A: Great question. Although you can’t quite predict which teens and young adults will use and abuse drugs with 100% certainty, there are a few factors that can lead a teen to trying and abusing drugs and alcohol.
Here are a few of the factors that increase the risk:
- Family History. Addiction is a disease and it runs in families. If a parent or other close family member has a history of drug or alcohol abuse, it can mean that the teen is at a higher risk.
- Relationships and environment. If a teen is around drug and alcohol use and/or is close to someone who is abusing substances, he/she may be more susceptible to experimenting him/herself.
- Mental Health Disorders. When a teen is diagnosed or undiagnosed or shows signs of a mental health or behavioral health condition (such as depression, anxiety or ADHD), they may be medicated which can lead to prescription drug abuse. Some teens will also try to “self-medicate” with street drugs and/or alcohol to control symptoms.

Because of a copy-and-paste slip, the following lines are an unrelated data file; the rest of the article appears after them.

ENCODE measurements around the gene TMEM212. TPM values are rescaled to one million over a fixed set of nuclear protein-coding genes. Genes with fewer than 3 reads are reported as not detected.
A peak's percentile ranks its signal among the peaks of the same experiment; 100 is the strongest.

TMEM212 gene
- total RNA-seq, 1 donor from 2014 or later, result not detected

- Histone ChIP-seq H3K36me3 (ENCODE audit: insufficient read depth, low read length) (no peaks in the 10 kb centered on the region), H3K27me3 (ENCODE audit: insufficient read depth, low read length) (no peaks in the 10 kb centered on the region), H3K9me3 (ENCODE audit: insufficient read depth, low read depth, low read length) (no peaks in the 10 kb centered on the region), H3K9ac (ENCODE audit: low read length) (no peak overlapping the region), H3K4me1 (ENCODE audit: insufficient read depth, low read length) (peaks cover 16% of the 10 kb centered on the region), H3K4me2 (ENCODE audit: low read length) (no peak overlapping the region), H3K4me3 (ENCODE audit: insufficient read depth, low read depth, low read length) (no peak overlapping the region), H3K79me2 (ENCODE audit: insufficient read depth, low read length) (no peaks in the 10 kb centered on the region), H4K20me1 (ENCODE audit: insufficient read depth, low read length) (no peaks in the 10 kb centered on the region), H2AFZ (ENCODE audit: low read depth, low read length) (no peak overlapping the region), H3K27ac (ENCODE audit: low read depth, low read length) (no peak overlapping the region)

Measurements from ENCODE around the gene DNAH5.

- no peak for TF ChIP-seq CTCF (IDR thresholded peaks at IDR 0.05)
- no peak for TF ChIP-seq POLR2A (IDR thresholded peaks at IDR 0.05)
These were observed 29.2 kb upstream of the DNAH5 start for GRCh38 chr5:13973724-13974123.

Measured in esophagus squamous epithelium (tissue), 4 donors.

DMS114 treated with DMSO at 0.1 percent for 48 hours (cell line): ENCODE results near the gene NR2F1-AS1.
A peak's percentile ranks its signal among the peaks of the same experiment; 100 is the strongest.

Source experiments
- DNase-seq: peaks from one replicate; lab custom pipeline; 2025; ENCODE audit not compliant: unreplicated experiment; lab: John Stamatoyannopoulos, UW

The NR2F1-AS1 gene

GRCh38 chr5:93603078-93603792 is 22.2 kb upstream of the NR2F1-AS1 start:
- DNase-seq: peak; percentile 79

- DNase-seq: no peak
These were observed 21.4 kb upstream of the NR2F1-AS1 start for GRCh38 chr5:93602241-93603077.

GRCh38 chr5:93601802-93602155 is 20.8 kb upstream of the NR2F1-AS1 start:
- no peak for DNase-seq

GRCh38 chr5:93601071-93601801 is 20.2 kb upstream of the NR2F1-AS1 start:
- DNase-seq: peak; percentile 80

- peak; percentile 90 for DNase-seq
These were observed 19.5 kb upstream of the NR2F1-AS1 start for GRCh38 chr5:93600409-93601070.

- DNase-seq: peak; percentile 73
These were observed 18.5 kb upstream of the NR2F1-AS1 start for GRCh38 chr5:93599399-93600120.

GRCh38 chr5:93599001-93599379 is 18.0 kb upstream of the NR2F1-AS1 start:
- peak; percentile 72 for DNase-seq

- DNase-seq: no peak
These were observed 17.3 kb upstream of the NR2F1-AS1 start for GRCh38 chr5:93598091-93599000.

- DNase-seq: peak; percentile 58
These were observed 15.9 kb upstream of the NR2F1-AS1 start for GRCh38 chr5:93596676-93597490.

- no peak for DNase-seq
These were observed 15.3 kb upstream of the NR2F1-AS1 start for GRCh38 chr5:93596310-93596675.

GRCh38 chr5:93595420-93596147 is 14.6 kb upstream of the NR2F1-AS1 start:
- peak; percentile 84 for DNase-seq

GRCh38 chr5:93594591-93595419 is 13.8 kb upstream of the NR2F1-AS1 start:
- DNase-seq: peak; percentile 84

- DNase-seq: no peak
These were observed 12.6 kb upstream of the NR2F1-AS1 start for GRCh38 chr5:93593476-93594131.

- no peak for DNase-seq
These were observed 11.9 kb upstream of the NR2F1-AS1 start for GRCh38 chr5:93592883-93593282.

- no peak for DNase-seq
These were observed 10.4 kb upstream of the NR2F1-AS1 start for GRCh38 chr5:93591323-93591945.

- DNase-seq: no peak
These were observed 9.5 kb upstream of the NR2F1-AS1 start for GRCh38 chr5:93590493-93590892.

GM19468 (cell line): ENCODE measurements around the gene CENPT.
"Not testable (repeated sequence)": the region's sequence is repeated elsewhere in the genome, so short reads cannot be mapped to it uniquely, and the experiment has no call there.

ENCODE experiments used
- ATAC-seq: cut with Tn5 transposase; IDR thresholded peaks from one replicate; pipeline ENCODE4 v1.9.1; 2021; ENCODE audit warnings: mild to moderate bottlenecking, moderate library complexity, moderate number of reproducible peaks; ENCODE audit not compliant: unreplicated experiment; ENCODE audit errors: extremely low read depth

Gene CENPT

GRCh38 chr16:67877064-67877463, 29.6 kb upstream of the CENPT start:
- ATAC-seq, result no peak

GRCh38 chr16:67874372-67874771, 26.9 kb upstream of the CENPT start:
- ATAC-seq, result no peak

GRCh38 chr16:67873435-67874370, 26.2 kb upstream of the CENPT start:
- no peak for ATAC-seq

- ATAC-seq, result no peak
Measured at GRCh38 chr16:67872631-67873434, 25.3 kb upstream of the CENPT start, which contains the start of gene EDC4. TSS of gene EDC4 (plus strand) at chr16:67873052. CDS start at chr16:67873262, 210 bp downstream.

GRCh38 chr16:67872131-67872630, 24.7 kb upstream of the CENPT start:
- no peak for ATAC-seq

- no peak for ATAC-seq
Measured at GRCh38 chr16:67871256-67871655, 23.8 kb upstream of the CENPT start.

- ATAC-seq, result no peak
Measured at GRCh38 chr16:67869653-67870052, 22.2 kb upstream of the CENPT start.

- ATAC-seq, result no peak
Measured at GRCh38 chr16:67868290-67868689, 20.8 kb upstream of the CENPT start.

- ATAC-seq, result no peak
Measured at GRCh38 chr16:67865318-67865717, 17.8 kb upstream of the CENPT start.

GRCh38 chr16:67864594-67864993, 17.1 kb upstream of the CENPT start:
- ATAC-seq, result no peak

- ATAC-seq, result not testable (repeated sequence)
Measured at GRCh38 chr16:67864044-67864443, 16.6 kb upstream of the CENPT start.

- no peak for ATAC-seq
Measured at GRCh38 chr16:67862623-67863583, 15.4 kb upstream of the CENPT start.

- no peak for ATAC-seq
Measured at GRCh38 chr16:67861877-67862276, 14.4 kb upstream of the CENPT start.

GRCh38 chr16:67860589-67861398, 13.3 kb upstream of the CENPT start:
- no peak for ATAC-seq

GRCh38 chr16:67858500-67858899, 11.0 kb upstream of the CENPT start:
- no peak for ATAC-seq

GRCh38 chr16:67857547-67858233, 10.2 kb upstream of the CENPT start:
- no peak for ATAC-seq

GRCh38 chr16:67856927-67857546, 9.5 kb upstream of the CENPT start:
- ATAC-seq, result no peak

- Rx Pills. Being prescribed pain pills for medical conditions or post surgery can increase risk for abuse.
- Personal skills. Low self-esteem, poor social skills and other insecurities can also lead a teen to “self-medicate” with drugs or alcohol in order to cope.
- Availability. When drugs and alcohol are easy to get, it increases the chance that a teen will experiment.
- Trauma or abuse. Any type of major life event, such as the death of a parent, physical, sexual or emotional abuse, can increase the risk of drug abuse.
It’s important to note that not all teens will develop substance abuse problems, even if they have experienced one or more of these risk factors. Protective factors such as parental involvement may help to keep them from using substances.
More articles about this topic:
Understanding why teens use drugs
What to do when you suspect your teen is using drugs